Denial In Lord Of The Flies By William Golding

1625 words - 7 pages

“If you're in denial, you're trying to protect yourself by refusing to accept the truth about something that's happening in your life. In some cases, initial short-term denial can be a good thing, giving you time to adjust to a painful or stressful issue. It might also be a precursor to making some sort of change in your life” (Mayo Clinic Staff 2014). Many forms of denial are found in William Golding’s novel Lord of the Flies. The group denies its serious situation, some deny their true character, and some deny their own actions because they can’t believe they are capable of such bad behavior. Golding uses the recurring themes of denial and disbelief among his characters in order to ...view middle of the document...

When Ralph realizes what’s going on he declares, “I’m chief. We’ve got to make certain. Can’t you see the mountain? There may be a ship out there. Are you all off your rockers?” (Ralph 108). Instead of focusing on these tasks important to their survival, the boys were rolling rocks of the cliffs and goofing off. “Play” often comes before “work” for the boys that lead to a breakdown in the rules they have set and also in the way they treat each other. If the boys had faced the truth of their situation instead of behaving like kids on a magic island thinking they would be rescued any minute, they may have been able to control themselves and their environment a lot better.
Ralph, the chosen leader, is often in denial of his own true character which is different than what he presents to the world. Ralph feels he is more mature than the others and feels he is morally superior. As the story unfolds, though, it turns out that Ralph is not what he seems. One of the first examples of this is when Ralph first meets Piggy. First, Ralph forces Piggy to tell him his nickname. When Piggy finally tells him, he asks him specifically not to tell the others. Ralph totally disregards this and tells everyone his name is Piggy. Everyone laughs and Piggy is hurt and humiliated. Piggy even tells Ralph that he is angry. Ralph actually stops and thinks about this and then he “hovered between the two courses of apology or further insult.” (Golding 25). Ralph decides not to apologize. He just shakes it off like it’s no big deal that he broke his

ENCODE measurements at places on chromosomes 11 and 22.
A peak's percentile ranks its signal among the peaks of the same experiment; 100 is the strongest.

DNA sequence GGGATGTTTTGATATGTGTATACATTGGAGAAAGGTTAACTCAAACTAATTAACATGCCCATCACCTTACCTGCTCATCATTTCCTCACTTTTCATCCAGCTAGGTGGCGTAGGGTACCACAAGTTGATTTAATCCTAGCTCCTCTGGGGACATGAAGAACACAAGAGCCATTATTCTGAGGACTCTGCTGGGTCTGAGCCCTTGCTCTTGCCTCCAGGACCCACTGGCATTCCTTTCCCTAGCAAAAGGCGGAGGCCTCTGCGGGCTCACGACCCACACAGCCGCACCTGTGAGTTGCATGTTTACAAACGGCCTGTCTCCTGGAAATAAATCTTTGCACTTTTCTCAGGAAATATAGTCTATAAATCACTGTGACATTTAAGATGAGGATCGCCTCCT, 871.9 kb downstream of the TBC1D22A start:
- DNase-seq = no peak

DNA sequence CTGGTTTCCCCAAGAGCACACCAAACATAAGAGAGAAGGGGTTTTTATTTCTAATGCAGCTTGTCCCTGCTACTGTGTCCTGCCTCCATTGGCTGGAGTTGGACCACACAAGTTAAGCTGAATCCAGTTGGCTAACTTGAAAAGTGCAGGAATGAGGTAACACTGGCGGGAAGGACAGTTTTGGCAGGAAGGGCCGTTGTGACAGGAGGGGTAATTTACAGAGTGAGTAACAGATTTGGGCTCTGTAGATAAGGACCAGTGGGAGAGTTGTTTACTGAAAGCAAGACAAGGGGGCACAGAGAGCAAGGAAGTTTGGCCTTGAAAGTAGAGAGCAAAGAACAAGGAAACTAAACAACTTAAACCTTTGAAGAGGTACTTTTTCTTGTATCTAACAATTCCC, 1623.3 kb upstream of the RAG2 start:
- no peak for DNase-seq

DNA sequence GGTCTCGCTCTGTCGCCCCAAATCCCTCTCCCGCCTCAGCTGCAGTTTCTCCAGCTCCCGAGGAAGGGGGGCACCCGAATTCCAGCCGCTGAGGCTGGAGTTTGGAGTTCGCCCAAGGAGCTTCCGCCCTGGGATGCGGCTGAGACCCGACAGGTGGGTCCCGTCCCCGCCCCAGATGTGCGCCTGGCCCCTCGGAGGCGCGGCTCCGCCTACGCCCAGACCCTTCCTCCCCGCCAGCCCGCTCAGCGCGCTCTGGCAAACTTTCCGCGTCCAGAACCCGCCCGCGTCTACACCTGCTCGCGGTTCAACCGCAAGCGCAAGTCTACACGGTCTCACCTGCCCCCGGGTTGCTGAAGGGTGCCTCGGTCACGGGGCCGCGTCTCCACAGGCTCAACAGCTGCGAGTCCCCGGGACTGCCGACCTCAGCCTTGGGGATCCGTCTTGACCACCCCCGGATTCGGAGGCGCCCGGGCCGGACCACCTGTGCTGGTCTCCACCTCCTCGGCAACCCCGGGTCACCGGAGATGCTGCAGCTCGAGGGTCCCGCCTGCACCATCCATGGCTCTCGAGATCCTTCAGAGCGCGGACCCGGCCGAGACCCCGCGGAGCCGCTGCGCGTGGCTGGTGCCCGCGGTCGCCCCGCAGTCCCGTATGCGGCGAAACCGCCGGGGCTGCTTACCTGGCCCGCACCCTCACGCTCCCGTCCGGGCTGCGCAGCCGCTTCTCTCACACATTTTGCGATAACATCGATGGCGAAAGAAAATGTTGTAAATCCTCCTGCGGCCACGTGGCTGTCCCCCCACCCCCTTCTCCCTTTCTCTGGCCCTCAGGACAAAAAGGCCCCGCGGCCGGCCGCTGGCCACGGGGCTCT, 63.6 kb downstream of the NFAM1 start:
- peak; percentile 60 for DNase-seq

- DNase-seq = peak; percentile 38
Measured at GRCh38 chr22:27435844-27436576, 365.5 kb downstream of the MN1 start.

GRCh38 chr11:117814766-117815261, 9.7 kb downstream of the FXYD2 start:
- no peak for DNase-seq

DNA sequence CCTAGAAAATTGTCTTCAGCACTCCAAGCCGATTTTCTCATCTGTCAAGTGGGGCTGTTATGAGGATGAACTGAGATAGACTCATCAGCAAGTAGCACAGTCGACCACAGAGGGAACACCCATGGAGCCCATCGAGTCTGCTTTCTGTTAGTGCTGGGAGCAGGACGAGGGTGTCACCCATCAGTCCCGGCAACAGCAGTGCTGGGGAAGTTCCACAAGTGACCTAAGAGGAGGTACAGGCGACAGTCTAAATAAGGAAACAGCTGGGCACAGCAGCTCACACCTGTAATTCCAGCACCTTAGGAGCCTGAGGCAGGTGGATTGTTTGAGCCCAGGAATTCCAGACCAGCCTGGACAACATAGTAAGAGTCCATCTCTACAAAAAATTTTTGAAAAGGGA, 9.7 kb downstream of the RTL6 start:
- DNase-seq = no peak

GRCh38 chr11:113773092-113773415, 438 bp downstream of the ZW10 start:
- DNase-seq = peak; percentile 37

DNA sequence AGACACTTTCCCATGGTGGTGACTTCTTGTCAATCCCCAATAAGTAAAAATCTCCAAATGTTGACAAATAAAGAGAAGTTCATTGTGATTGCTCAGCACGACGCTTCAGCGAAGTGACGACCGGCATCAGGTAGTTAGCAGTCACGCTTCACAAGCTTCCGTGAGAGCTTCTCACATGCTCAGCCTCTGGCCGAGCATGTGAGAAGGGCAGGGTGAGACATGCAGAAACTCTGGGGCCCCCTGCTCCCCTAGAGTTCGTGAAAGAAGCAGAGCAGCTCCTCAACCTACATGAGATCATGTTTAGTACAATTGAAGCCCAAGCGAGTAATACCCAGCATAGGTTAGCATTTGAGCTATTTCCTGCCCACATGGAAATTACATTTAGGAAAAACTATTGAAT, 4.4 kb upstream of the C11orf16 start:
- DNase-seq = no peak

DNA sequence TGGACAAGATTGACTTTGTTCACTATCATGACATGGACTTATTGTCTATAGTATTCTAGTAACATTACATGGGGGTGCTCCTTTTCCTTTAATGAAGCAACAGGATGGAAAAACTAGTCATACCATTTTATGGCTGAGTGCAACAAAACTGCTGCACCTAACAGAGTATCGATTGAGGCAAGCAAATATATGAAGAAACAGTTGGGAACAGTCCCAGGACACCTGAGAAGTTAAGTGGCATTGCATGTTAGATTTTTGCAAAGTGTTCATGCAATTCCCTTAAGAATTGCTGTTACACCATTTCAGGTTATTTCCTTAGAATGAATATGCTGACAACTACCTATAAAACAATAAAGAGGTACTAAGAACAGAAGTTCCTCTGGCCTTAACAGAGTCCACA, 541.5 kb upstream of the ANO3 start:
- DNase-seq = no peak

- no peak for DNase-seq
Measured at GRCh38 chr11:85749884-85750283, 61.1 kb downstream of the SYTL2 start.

Stratakis, pg. 3
promise and tells Piggy, “Better Piggy than Fatty.” (Ralph 25). This is not the action of a mature, morally superior leader that Ralph believes himself to be. When the other boys see him behave like this toward Piggy, they think they can do it too. Piggy is treated as an outcast and eventually attacked. If Ralph had taken a stronger leadership role and told people to treat each other with respect, they would have lived a more civilized existence. Another example of Ralph denying his own true self involves his relationship with Jack and his feelings about hunting a pig. Jack is obsessed with hunting a killing and gets an “opaque, mad look into his eyes” (Golding 53) when he thinks about killing a pig. Ralph repeatedly criticizes him for this and tries to get him to focus on maintaining the fire and on rescue. However, Ralph soon finds himself behaving like a hunter, like Jack, instead. An example of this is when the boys re-enacted the killing of the pig using Robert as the pig. It started as a game with the boys making a circle around Robert, holding him down and shouting, “Kill him! Kill him!” (Golding 114). Ralph was “carried away by a sudden
thick excitement” (Golding 114) and started jabbing Robert with a spear. He “was fighting to get near, to get a handful of that brown, vulnerable flesh. The desire to squeeze and hurt was over-mastering.” (Golding 115). He finally realized...

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